Material waste is a concept unique to the human species that puts the environment at risk, and in turn puts society in a dangerous position.
In a consumer-driven society, it’s hard to decide between what is “want” and what is “need.” The current ideals of society such as materialism and consumerism, tell us to buy more—and that it is ok to buy more, since there’s “always more where that came from.”
We have created a consumerism culture that affects the way we view products that are reusable and/or easily repaired. Since we have these underlying values imposed upon us, especially in America, we often think or our material goods as status symbols—if you have the newest car, the newest computer, then you must be a “good”/”contributing”/”well-off” citizen.
This mindset encourages the production of new goods, not for need but because it is a cultural status symbol without any thought to its environmental impact.
I think a cultural change is in order and a major shift in values, especially when it comes to something as simple as the shirt you wear on your back.
Clothing is something wasted that most often does not need to be. It’s reusable—rags, blankets, etc. if you no longer wish to wear them. However; clothing is also easily repairable, but no longer a cultural norm we practice in todays society. Often, people may get a rip, tear, or spill on an article of clothing and completely toss it.
A study found that: “In 2012, Americans created more than 14.3 million tons of textile waste.”
When you talk to our grandparents and look into the past, mending clothes was a common practice. Sewing was a skill that many people possessed because it was needed. People appreciated the true value of clothing because it cost more at the time– both in labor and time. Clothing wasn’t easily accessible or mass produced like in today’s society, which allows prices to be driven down. Before the mass production of clothes, when you had a piece of clothing you wore it (and repaired it) until you outgrew it.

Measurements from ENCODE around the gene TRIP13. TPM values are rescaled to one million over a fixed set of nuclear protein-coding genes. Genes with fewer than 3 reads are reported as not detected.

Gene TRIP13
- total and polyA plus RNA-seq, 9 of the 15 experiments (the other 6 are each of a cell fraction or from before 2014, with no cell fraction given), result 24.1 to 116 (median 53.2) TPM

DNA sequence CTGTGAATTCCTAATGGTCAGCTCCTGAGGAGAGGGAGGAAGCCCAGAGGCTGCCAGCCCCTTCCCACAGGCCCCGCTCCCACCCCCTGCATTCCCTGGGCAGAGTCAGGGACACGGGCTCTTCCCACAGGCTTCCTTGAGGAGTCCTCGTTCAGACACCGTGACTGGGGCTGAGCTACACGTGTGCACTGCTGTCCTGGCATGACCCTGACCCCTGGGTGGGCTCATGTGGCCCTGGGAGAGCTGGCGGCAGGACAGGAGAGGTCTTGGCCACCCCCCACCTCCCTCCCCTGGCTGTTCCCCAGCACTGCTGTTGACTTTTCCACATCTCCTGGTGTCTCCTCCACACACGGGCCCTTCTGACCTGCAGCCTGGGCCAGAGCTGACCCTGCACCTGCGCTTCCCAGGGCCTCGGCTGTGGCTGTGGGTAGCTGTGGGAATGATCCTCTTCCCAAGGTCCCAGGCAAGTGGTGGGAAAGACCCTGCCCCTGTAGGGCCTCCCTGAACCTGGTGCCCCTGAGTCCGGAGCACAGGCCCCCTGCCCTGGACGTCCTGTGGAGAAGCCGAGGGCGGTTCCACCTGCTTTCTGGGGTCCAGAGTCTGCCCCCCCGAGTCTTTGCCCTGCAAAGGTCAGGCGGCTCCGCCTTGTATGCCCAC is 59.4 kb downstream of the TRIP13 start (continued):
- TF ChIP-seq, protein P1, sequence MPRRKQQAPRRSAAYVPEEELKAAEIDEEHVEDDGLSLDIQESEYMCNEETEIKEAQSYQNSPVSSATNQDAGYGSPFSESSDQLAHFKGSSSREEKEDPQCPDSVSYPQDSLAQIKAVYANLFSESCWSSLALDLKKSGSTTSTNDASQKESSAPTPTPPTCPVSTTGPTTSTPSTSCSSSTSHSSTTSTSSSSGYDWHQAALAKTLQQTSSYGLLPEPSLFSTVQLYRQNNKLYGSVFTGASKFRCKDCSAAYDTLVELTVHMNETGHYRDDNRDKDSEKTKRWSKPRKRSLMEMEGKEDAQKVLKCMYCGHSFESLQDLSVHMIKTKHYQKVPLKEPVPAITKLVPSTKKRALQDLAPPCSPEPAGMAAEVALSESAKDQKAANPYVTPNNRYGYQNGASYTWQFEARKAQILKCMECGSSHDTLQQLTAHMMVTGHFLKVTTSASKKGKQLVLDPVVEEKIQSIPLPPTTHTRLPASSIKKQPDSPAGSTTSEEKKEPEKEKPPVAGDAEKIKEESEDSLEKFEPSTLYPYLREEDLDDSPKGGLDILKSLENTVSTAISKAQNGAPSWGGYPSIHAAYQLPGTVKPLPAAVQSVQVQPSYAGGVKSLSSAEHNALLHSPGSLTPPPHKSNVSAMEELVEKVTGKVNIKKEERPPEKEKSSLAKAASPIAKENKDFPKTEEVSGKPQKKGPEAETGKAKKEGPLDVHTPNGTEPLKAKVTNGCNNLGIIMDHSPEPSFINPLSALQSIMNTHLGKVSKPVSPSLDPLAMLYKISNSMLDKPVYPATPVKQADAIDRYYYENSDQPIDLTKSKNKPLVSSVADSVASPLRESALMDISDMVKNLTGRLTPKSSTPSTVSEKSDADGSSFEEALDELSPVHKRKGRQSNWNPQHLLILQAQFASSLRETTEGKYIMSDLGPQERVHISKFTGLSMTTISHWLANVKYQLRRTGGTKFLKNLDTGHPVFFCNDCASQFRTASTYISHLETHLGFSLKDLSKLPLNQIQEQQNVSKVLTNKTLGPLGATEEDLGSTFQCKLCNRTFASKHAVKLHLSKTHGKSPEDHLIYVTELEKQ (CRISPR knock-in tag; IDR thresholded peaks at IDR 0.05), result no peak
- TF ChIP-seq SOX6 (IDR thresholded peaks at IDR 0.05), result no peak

I recently discovered a branch of Patagonia that is striving to encourage the repair of their gear and reduce overall waste.
Worn Wear operates a factory that will repair any and all gear through their lifetime guarantee and also teaches the public how to repair their own gear through tutorials. This repairing ideal extends the life of our material goods and re-instills the worth of our purchased goods.
According to Rose Marcario, President and CEO of Patagonia Inc, “These conditions create a society of product-consumers, not owners. And there’s a difference. Owners are empowered to take responsibility for their purchases—from proper cleaning to repairing, reusing and sharing. Consumers take, make, dispose and repeat—a pattern that is driving us towards ecological bankruptcy.”
Worn Wear is encouraging this new train of thought through a public campaign standpoint. On one hand they are educating about waste through the repairs but overall they are trying to make mending clothing a common practice by showcasing repaired products on their website, Instagram, and other social media platforms. While social media does have many downsides, I believe it does reflect and aid in creating new cultural norms and trends.
If large brands such as Patagonia can change the cultural mindset where new is seen as better, then waste would lessen. If we stop seeing material goods as a status symbol, we would be able to determine need from want. If we produce goods that are easily repairable, reusable, and recyclable, then we will decrease our contribution to the growing waste we produce.
Environmental change doesn’t just have to happen on a governmental level, it can start with individuals changing their overall mindset and views of common culture and society.
So next time you want to throw away that ripped shirt, ask your grandma if she can fix it, or better yet, pick up a needle and some thread.
Collegian Columnist Bridgette Windell can be reached at firstname.lastname@example.org, or on Twitter @Bridgette_Rae.